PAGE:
Two things I will remember about the crowd around us. Firstly there was a lone Frenchman in amongst the yellow shirts, clearly a family member who happened to be French, who was getting horribly heckled from someone way back in the bay – I couldn’t tell where it was coming from, but it wasn’t the most friendly of banter and it was definitely an Australian voice. Secondly, there was a really abrasive French fan just to my right who was getting animated and celebrating in our faces. Not cool. Anyway, I digress…
The security guard on the walkway up the middle of our section was being a stickler for the rules, telling us constantly to move over when we spilled slightly into the aisle. The lead-up to the match took on its now iconic schedule, the inflatable world cup, the centre flag, the two team’s flags, and the national anthems. I still remember the French anthem from a former life “… l’étendard sanglant est levé …” that I learned over there, so belted it out to the annoyance of Michelle, but the best was saved for our anthem, which was sung with as much gusto as I’d ever given an anthem. That moment when the trumpets sound at the start to herald the beginning of the anthem always gets me, and it was a proud and teary rendition from everyone clad in yellow and green.
We didn’t know what to expect from this game. France, the world champions, with loads of quality players out through injury, would they succumb to that stupid winners curse of bowing out in the group stages? That was certainly the hope. Australia were the wildcard, coming into the tournament in the last-chance saloon, and not having played a competitive game since our trip to New Zealand in September. Anything could happen.
My match report for the Roar is here, but the moment when Mathew Leckie turned his defender inside out and flashed the ball across the face of the goal into the path of Craig Goodwin at the far post was simply magical. The subsequent devastating finish was totally unexpected up at the far end of the field, and when the ball hit the roof the net, that was the cue for every single Socceroos fan to leap into the air in celebration. It was unbelievable! The Socceroos a goal up against the defending champions, and a goal made in the A-League. Pick that one out, Hugo Loris. The disbelief and joy from the Australian fans was prolonged. Our bank of fans was in full voice for the next twenty minutes. Kylian Mbappe was getting plenty of barracking and was struggling to get space to weave his magic out on the left wing, Australia were doing their best to stem the tide, but it was all France with an occasional foray upfield from the Socceroos.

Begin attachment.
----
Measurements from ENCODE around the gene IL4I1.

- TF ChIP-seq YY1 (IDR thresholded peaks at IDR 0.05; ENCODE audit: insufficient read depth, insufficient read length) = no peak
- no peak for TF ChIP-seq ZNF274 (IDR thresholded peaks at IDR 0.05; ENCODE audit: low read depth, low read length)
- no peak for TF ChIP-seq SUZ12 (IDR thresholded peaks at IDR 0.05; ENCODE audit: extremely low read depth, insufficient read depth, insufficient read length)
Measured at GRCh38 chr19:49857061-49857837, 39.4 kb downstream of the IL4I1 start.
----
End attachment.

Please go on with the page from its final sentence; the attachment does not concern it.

The lead lasted until midway through the half, and the equaliser was as straightforward a goal as you will ever see. The cross from the left from Lucas Hernandez was straight onto the head of Adrien Rabiot, unmarked and racing in on goal and his header from the edge of the six-yard box was a formality. That was a kick in the teeth, and the players were looking around at each other to work out who should have been marking the goalscorer. The impetus was with the French now, and they took the lead five minutes later when Australia tried to play out from the back. Mat Ryan found Jackson Irvine coming back to receive and he spread the ball out to Nathaniel Atkinson, who had been tasked with keeping Mbappe in check. His touch though was heavy when trying to recycle the ball backwards, goalscorer Rabiot stole the ball, ran on to a flick from Mbappe and the Socceroos defence was nowhere as Olivier Giroud sorted out his feet and rolled the ball into the empty net for 2-1.
Joy and hope had turned into despair and fear within a very short spell, and we couldn’t see a way back into this one with France turning the screw. There were many corners to defend, but with time running out in the first half, a half-chance out of nowhere almost caught out France, a cross from the left headed goalwards by Irvine. Loris was beaten and the ball bounced off the post and we all had our heads in our hands after seeing an unlikely chance go so close.